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Competitors question Google buy of DoubleClick
If ya lose the auction, get the FTC involved
skibum

WebmasterWorld Administrator skibum us a WebmasterWorld Top Contributor of All Time 10+ Year Member



 
Msg#: 3312143 posted 6:02 am on Apr 16, 2007 (gmt 0)

MSFT, TIme Warner, other companies hope to get govt to look more closely at Google purchase of DoubleClick [marketwatch.com]

From MSFT lawyers:

"Google's purchase of DoubleClick combines the two largest providers of online advertising delivery and is going to reduce substantially the market competition on which Web sites rely on to provide advertising," The Journal quoted Brad Smith, Microsoft's general counsel, as saying. Smith said that, taken together, Google and DoubleClick would handle more than 80% of the advertisements served up to third-party Web sites when a user pulls up a page, the Journal reported.

Let's hope the feds know what they are looking at and able to size this up. It just might put a bit to much power in the hands of Google.

From another thread "Don't fear the Google" [webmasterworld.com]

People increasingly compare Google to Microsoft in the mid-1990sat the height of its power, arrogant at times. Is that a fair comparison?

The comparison is absolutely false. And the reason it's false is that people do not understand the strength of the Microsoft monopoly. Microsoft had 90%-plus market share in a market where it was impossible to switch. And Google has neither. It certainly does not have that market as best we can tell, and it's trivial to switch. Microsoft hid behind the user-choice argument.

So if this goes through & Google does indeed handle more than 80% of the ads served up, it seem more and more like a monopoly. It is also the same strategy MSFT used to get everyone to use their products and put people out of business. Give away what others charge for to get them locked in to using your products. Analytics, free, optimizer, free, DoubleClick PPC management, free?, DoubleClick ad serving, free?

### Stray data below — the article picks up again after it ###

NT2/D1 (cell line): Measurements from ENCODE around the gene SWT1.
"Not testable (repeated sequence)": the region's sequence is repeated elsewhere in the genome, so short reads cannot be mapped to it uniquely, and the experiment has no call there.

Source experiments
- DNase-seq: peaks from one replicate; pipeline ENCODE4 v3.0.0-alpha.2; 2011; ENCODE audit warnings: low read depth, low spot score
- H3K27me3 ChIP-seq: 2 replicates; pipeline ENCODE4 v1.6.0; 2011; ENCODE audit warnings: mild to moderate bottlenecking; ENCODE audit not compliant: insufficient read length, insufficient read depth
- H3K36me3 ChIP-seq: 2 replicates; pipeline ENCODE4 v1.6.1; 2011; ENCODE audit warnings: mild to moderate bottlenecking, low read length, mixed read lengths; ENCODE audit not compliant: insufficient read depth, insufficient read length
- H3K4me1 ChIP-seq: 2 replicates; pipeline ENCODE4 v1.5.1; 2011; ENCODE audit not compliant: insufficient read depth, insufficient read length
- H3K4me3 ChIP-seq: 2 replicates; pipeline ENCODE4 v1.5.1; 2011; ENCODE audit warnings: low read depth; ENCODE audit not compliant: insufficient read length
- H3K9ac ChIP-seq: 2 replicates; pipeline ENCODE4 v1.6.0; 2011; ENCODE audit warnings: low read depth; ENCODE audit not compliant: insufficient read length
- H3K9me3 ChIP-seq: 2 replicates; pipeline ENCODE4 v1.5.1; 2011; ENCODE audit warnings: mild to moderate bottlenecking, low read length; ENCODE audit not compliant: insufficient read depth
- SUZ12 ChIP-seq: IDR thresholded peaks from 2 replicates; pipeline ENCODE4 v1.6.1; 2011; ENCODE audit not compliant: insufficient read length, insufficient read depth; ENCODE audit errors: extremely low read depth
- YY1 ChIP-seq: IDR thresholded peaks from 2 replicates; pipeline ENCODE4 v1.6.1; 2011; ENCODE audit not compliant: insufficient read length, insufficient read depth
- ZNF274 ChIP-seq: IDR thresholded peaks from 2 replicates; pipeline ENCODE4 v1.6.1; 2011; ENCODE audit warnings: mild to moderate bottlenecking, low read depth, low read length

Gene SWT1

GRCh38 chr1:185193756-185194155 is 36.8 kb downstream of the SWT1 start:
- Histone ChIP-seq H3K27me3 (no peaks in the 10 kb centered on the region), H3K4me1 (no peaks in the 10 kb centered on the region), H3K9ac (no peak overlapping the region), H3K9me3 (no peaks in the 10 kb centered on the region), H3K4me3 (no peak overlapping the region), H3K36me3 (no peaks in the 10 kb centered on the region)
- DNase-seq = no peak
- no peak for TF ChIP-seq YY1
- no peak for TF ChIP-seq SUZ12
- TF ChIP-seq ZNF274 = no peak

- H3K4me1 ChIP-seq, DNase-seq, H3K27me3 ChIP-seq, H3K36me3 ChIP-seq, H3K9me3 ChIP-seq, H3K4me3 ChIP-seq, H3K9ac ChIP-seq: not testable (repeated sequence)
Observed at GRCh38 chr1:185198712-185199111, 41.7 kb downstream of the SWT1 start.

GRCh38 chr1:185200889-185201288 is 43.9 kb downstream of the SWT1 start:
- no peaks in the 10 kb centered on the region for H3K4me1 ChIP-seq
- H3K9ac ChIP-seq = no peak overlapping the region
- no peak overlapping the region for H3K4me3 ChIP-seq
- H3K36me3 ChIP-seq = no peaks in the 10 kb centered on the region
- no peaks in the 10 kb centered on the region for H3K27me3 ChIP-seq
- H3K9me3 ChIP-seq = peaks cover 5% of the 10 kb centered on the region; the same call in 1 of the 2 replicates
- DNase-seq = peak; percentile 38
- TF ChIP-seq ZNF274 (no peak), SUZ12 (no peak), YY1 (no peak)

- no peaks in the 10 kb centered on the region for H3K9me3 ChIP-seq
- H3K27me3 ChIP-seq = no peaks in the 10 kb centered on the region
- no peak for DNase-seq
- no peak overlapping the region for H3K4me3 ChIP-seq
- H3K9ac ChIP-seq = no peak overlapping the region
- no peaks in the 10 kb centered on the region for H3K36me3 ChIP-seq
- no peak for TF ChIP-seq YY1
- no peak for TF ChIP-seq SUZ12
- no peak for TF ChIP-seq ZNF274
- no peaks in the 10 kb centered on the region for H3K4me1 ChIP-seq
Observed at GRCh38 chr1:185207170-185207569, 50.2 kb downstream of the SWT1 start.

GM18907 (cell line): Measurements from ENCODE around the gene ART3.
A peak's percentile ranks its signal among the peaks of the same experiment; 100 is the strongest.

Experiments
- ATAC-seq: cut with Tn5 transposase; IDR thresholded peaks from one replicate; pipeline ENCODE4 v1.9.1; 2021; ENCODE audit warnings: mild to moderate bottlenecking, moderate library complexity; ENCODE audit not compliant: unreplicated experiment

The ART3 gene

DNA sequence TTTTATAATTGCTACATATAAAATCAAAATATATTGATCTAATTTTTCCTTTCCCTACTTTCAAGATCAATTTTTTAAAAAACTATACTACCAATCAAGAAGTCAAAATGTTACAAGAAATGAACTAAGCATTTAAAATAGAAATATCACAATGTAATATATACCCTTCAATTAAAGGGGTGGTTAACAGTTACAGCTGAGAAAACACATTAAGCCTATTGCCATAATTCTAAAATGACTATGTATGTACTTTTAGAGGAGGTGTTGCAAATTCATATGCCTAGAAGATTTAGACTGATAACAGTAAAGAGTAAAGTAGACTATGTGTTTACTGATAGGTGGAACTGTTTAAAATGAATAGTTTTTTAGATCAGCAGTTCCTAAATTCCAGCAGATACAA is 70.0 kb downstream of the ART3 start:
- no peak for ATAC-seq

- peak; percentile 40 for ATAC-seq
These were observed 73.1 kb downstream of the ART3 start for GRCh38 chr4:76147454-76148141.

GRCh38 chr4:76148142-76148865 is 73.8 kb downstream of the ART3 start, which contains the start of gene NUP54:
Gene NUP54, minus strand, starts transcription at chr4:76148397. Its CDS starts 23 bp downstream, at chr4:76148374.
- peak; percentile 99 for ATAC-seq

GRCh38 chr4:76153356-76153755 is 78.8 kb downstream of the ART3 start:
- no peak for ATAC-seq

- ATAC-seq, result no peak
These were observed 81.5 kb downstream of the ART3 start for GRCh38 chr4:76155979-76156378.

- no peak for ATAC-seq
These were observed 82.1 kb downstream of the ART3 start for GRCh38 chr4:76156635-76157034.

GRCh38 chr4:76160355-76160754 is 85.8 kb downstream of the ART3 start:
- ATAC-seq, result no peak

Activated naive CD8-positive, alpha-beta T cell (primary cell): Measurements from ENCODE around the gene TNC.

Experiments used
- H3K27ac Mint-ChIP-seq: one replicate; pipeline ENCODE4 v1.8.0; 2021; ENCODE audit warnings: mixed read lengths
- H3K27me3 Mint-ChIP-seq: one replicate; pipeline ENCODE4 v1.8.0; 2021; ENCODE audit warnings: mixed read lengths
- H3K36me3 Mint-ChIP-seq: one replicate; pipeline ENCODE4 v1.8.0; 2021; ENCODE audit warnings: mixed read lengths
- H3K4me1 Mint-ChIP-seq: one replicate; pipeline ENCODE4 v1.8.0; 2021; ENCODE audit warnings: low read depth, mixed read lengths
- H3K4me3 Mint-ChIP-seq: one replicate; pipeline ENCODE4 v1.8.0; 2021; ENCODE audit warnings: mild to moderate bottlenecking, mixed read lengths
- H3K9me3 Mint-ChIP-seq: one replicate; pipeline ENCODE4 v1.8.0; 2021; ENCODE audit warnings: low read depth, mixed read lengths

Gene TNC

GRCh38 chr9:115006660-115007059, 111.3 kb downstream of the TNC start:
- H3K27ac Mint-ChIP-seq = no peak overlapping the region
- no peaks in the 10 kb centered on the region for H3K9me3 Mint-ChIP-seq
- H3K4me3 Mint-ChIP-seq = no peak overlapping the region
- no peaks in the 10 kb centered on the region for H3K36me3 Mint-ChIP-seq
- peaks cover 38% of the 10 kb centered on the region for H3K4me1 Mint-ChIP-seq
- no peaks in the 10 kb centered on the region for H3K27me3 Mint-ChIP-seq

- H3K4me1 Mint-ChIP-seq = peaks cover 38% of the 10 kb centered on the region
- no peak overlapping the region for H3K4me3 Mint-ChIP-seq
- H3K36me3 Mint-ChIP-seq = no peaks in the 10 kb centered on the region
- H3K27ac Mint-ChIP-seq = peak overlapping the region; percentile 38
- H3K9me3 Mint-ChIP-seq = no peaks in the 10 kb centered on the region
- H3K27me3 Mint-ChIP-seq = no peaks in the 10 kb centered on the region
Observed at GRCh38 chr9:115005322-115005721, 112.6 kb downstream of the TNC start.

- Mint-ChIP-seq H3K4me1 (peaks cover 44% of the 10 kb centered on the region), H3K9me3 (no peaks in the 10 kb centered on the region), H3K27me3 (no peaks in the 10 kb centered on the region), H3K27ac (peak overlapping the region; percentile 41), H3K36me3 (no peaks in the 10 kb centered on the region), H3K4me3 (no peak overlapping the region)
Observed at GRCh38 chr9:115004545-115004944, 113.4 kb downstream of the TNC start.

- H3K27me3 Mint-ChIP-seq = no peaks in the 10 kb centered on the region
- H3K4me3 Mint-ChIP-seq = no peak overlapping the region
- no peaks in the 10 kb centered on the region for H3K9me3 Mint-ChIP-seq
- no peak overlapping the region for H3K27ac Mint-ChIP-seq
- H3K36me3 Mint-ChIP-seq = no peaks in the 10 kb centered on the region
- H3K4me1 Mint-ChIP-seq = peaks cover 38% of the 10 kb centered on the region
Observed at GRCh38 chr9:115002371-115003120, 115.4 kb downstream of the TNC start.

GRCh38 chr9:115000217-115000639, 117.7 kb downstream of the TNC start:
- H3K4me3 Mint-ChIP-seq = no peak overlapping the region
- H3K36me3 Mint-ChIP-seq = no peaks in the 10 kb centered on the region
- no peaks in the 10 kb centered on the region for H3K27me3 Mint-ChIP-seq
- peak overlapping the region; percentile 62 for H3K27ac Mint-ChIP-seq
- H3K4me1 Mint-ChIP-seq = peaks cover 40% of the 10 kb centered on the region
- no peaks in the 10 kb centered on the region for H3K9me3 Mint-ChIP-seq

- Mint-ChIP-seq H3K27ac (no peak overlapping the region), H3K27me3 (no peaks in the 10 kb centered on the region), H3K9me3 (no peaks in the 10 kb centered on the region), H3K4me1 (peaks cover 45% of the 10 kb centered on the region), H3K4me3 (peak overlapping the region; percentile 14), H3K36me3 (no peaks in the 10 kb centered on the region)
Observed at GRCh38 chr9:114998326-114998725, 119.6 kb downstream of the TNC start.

Do no evil?

 

weeks

WebmasterWorld Senior Member 5+ Year Member



 
Msg#: 3312143 posted 12:56 pm on Apr 16, 2007 (gmt 0)

And thus the Internet moves into the real world....

What you are seeing here happens in many industries. If you are selling consumer goods to retailers right now, you are complaining about Wal-Mart and Macy's. In every industry's history there is this huge monster which develops that everyone has to deal with because it brings great efficiencies and lower margins due to scale. And, they also offer much lower return per unit and little or no flexibility.

Talk so a firm such as Rubbermade on how they handled Wal-Mart. Wal-Mart made them tons of money--for a while. But, then, Wal-Mart took control of what they were selling. Then Wal-Mart decided consumers where not that impressed with the Rubbermaid brand. It was rough.

I have no love for MS, but they might have a point worth considering here.

nonanet

5+ Year Member



 
Msg#: 3312143 posted 1:40 pm on Apr 16, 2007 (gmt 0)

That deal reminds me a little of when Verisign aquired Thawte back in 2000 - essentially creating a monopoly in SSL certificates. There are now other (broadly accepted) vendors of SSL/TLS certs, but back in 2000, swallowing Thawte gave Verisign nearly a 100% market share in that business... not that the Google-DoubleClick deal is that bad now in terms of market share - but it looks pretty similar.

europeforvisitors



 
Msg#: 3312143 posted 1:44 pm on Apr 16, 2007 (gmt 0)

So if this goes through & Google does indeed handle more than 80% of the ads served up, it seem more and more like a monopoly.

In the United States, at least, a monopoly isn't illegal per se. A monopoly is illegal only if it was achieved by improper means, or if the monopolist abuses its power.